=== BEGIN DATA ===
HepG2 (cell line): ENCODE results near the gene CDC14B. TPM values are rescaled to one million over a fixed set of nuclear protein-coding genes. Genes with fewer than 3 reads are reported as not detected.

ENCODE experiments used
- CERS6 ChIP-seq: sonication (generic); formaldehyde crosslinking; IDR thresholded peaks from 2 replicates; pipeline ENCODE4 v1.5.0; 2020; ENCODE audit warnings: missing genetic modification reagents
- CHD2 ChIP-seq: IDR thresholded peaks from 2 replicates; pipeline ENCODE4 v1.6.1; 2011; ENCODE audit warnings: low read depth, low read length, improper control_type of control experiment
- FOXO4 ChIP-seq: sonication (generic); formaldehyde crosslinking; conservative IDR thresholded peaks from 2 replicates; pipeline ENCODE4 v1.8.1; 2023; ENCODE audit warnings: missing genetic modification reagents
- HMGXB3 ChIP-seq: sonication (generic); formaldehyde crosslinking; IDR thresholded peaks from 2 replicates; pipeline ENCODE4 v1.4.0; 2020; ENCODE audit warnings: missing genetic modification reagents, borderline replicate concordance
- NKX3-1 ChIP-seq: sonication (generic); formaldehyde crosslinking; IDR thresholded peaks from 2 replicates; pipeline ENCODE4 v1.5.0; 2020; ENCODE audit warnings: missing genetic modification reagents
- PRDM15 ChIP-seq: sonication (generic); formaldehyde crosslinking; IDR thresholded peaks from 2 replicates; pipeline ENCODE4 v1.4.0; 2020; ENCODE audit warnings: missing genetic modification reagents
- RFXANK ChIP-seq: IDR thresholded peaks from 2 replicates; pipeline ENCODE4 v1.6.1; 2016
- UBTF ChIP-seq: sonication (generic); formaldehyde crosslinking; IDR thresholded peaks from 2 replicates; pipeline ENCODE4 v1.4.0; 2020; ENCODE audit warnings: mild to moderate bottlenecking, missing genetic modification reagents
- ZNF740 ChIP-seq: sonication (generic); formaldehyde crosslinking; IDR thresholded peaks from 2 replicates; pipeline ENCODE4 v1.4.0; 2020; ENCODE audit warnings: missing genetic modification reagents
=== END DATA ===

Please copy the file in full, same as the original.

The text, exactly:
HepG2 (cell line): ENCODE results near the gene CDC14B. TPM values are rescaled to one million over a fixed set of nuclear protein-coding genes. Genes with fewer than 3 reads are reported as not detected.

ENCODE experiments used
- CERS6 ChIP-seq: sonication (generic); formaldehyde crosslinking; IDR thresholded peaks from 2 replicates; pipeline ENCODE4 v1.5.0; 2020; ENCODE audit warnings: missing genetic modification reagents
- CHD2 ChIP-seq: IDR thresholded peaks from 2 replicates; pipeline ENCODE4 v1.6.1; 2011; ENCODE audit warnings: low read depth, low read length, improper control_type of control experiment
- FOXO4 ChIP-seq: sonication (generic); formaldehyde crosslinking; conservative IDR thresholded peaks from 2 replicates; pipeline ENCODE4 v1.8.1; 2023; ENCODE audit warnings: missing genetic modification reagents
- HMGXB3 ChIP-seq: sonication (generic); formaldehyde crosslinking; IDR thresholded peaks from 2 replicates; pipeline ENCODE4 v1.4.0; 2020; ENCODE audit warnings: missing genetic modification reagents, borderline replicate concordance
- NKX3-1 ChIP-seq: sonication (generic); formaldehyde crosslinking; IDR thresholded peaks from 2 replicates; pipeline ENCODE4 v1.5.0; 2020; ENCODE audit warnings: missing genetic modification reagents
- PRDM15 ChIP-seq: sonication (generic); formaldehyde crosslinking; IDR thresholded peaks from 2 replicates; pipeline ENCODE4 v1.4.0; 2020; ENCODE audit warnings: missing genetic modification reagents
- RFXANK ChIP-seq: IDR thresholded peaks from 2 replicates; pipeline ENCODE4 v1.6.1; 2016
- UBTF ChIP-seq: sonication (generic); formaldehyde crosslinking; IDR thresholded peaks from 2 replicates; pipeline ENCODE4 v1.4.0; 2020; ENCODE audit warnings: mild to moderate bottlenecking, missing genetic modification reagents
- ZNF740 ChIP-seq: sonication (generic); formaldehyde crosslinking; IDR thresholded peaks from 2 replicates; pipeline ENCODE4 v1.4.0; 2020; ENCODE audit warnings: missing genetic modification reagents